Designing a book cover and fighting perfectionism

I’m working on a cover design today. I’m really not good at managing my time when I do this so I’m experimenting today in the hopes of keeping the time down to something reasonable.

Usually I just dig in and start playing with backgrounds, trying to come up with a composite I like. Today, I’m setting my timers up to work for me.

I’m going to design in half hour blocks. I’ve picked that length for the blocks because six of them make three hours, and each one is short enough that if I’ve let myself fall into a black hole of perfectionism, I can stop it before it consumes my entire day.

I really don’t want this cover to take all day. I have a headache, I’m tired and maybe a little sick, and I want to feel productive today.

I don’t feel productive when I get stuck in a loop of tweaks that almost invariably takes me back to where I started. :-)

I’m going record what I did during each half hour block so I can see if there’s something I can learn from this experiment.

Now, to be frank, my last few covers have taken significantly longer than three hours to create, so I’m not cutting myself off at three hours, just seeing how close I can get to done in that amount of time.

It’s not a lie that constraints and boundaries can boost creativity. I’ve experienced it firsthand many times. I’m hoping it will help today. ;-)

I’ll be using GIMP today. Version 2.8.22. It’s open source and free. I generally use stock photography, which I’ll most definitely be using today, and most of it comes from Dreamstime, all properly licensed. (I keep the license information, and if you use stock, you should too, because sometimes the stock disappears from the site and it can be challenging to find the license information after that—speaking from experience!)

First, I’m starting from the base of my last cover, which already has the fonts I need and the alignments for the typography in it.

Second, I’m going to start looking for a background I like.

Third, I’ll do whatever I have to do to blend some stuff together and make it unique and pretty and (hopefully) pop off the screen without being garish.

Fourth, I’ll try to get the type to look nice.

Fifth, I’ll crop and save the sizes I need.

I’m not allotting any of these tasks to any particular time slot, just laying them out so I can see what I need to do. :-)

Now. Time for that first timer.


GIMP versus Photoshop

I’ve been a GIMP user for several years now. I’ve thought it was an adequate substitute for my outdated version of Photoshop, and it was. Not so for the newer versions of Photoshop, which I now know for certain. I started using the trial of the newest Photoshop a few days ago, and I’m tickled at how much easier it is to do some things that I had a lot of trouble doing in GIMP.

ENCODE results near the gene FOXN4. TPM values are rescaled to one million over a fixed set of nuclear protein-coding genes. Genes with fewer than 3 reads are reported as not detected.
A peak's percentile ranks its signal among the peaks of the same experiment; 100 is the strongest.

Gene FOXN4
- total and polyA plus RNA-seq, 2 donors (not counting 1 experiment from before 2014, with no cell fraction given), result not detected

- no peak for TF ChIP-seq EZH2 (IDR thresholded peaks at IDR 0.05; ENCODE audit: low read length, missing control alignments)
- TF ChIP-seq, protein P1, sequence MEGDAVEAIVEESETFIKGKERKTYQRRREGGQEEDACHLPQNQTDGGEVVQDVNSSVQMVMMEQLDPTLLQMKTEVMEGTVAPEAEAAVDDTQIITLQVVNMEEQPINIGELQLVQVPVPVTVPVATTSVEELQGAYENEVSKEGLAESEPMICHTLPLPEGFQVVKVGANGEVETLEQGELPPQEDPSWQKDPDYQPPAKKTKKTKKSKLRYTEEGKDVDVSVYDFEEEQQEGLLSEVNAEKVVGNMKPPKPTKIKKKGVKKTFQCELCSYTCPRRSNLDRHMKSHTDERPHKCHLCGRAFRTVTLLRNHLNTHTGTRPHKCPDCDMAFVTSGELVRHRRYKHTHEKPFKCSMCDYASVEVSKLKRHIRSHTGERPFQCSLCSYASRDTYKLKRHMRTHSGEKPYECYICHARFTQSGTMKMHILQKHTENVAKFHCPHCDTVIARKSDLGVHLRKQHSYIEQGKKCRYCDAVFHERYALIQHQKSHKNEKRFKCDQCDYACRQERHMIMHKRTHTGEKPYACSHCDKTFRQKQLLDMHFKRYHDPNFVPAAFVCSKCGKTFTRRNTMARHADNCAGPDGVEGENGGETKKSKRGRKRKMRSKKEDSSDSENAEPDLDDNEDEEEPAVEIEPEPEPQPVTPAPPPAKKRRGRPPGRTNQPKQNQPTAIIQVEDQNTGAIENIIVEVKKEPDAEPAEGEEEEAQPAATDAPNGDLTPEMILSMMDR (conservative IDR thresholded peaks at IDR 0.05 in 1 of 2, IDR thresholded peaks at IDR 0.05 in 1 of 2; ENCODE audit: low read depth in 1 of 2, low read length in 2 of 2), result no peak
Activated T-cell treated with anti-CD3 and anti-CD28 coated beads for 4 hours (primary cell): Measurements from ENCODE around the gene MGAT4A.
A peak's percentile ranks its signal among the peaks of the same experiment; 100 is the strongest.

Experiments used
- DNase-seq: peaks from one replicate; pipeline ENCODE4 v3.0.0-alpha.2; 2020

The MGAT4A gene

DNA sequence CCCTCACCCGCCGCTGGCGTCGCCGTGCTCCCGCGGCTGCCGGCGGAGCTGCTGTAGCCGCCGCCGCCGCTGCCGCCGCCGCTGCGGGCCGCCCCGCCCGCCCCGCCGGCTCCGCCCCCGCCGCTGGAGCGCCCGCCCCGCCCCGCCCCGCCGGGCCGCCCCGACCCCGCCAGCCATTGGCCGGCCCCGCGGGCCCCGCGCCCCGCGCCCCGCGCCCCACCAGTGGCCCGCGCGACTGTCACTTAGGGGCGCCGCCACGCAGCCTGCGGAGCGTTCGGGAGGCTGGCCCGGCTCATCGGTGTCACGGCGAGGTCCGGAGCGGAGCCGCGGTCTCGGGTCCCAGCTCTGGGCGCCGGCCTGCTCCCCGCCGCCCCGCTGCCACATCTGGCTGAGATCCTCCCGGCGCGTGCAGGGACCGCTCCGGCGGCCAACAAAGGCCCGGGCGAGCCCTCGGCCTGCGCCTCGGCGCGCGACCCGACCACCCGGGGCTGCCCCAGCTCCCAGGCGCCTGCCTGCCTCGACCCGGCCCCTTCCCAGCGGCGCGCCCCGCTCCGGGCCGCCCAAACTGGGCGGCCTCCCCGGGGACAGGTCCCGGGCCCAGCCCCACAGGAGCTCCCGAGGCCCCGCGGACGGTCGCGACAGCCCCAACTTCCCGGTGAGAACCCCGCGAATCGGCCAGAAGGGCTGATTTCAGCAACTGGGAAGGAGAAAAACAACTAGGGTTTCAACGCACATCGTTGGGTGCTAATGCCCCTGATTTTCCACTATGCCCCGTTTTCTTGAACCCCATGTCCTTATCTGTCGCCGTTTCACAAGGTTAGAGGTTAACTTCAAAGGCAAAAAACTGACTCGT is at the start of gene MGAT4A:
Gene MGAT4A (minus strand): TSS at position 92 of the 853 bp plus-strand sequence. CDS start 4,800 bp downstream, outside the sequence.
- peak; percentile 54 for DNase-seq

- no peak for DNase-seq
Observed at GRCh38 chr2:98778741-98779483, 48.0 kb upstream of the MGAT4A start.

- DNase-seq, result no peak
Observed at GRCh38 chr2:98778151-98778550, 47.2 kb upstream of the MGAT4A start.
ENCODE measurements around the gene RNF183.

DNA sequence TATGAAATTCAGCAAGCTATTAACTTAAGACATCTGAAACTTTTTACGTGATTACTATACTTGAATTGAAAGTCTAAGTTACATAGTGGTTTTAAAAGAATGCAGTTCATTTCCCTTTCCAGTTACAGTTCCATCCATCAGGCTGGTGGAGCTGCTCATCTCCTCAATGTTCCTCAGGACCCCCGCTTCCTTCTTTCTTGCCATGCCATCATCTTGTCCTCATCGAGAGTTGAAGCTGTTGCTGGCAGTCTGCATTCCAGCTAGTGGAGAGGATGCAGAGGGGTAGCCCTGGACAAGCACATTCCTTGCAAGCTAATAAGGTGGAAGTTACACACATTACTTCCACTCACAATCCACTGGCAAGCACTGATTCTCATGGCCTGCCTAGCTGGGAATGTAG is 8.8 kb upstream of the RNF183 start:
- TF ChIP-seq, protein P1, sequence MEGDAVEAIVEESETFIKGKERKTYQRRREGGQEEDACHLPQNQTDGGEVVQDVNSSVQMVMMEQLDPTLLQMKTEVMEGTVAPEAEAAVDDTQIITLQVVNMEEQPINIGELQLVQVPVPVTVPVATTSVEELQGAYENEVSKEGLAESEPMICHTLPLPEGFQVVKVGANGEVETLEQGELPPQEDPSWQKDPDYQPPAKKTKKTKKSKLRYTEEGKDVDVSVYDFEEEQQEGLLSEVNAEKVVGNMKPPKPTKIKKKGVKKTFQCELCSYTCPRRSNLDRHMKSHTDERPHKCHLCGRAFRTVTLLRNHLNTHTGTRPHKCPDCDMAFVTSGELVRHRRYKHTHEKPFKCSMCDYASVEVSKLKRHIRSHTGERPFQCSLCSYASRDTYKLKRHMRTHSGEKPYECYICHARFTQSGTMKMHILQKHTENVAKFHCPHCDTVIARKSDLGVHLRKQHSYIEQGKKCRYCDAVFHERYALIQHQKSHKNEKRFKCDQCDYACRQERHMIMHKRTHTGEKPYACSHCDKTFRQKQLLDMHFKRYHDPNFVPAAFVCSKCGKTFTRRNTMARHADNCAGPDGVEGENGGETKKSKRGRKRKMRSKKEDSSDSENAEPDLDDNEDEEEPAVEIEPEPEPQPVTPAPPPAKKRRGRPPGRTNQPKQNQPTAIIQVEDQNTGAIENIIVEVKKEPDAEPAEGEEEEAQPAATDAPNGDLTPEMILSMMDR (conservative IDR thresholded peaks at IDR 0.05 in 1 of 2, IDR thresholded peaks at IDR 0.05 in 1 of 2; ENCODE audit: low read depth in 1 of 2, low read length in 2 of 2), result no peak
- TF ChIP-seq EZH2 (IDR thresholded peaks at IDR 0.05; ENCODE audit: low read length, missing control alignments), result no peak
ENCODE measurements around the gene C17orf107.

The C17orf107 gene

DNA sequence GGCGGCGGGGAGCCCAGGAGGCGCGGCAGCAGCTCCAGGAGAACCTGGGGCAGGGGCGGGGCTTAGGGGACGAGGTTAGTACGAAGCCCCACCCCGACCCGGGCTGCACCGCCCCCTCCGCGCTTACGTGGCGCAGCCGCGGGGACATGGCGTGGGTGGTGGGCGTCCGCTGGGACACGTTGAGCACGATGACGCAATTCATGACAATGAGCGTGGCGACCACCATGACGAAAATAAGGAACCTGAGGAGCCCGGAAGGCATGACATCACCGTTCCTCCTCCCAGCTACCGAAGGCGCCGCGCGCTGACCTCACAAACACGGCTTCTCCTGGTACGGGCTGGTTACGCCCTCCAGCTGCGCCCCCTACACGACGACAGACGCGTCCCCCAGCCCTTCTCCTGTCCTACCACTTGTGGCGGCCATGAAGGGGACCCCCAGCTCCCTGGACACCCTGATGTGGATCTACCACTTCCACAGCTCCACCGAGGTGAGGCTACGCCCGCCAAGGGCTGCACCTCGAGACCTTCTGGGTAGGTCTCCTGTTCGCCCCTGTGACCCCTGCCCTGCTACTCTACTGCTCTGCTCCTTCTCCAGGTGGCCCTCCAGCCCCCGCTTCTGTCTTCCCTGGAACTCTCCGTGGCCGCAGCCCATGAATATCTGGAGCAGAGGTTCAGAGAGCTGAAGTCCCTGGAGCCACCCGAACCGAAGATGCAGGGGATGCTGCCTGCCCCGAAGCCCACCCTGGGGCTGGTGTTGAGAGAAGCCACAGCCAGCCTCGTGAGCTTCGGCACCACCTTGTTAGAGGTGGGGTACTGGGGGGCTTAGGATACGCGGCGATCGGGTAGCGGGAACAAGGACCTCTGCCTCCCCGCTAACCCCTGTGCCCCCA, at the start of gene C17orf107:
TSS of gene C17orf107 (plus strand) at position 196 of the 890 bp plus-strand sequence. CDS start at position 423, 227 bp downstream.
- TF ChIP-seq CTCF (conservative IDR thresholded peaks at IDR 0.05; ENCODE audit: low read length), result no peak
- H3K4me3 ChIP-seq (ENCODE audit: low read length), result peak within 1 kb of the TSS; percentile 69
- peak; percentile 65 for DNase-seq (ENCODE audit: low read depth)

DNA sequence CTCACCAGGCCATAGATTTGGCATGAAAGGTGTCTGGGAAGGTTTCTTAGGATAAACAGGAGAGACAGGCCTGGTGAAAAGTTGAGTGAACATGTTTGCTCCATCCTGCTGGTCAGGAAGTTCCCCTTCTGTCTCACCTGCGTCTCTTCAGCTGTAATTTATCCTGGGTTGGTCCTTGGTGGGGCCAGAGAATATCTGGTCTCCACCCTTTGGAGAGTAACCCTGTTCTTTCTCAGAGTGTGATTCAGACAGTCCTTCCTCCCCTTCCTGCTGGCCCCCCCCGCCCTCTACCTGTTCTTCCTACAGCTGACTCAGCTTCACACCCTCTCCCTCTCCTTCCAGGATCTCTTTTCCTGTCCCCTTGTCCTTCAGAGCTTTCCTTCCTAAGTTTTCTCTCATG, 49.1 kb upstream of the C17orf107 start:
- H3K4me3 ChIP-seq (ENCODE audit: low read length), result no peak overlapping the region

It’s making me excited to spend more time learning more cover design stuff. Honestly, Gimp had begun to frustrate me. The latest update broke the interface a bit and it was annoying. I use a laptop with a smallish screen most of the time, and I love the more compact icons of Photoshop compared to Gimp. Also, right off, I noticed some significant differences in file sizes when I exported my cover in progress.

Gimp: My 1625 x 2600 JPG saved at 100% quality came in at 4,211 KB
I exported the Gimp file as a PSD and opened it in Photoshop, checked the layers and made sure everything looked good, then exported the JPG at 100% quality. Photoshop: My 1625 x 2600 JPG saved at 100% quality came in at 1,078 KB

Both were set at 300 PPI and the image properties show that Photoshop didn’t change that, so that’s not the difference.

Unless there’s something I’m missing, this seems to me like something of note. Now I can upload the same file to NookPress that I upload elsewhere (NookPress has a 2 MB limit) and I can stop saving multiple versions of cover images because of file size issues.

The PSD files are also a bit smaller than the XCF files. I backup to many places, but three of those places are Drive, Dropbox, and a 16 G memory card, all of which have limited storage. Some of my XCF files are over 500,000 KB, not leaving me much room to have duplicates for backup in the main directories (which I prefer to do for safety when I’m making changes).

All in all, I’m pretty happy right now with the change. I’m definitely going to subscribe to Adobe CC. The only decision left is whether or not I’m just going to go for the photography plan at $9.99/month, or if I’m going for the entire Creative Cloud deal at $49.99/month.

I’m just about decided to go with the whole shebang even though I hate subscriptions. I might even give InDesign another shot. ;)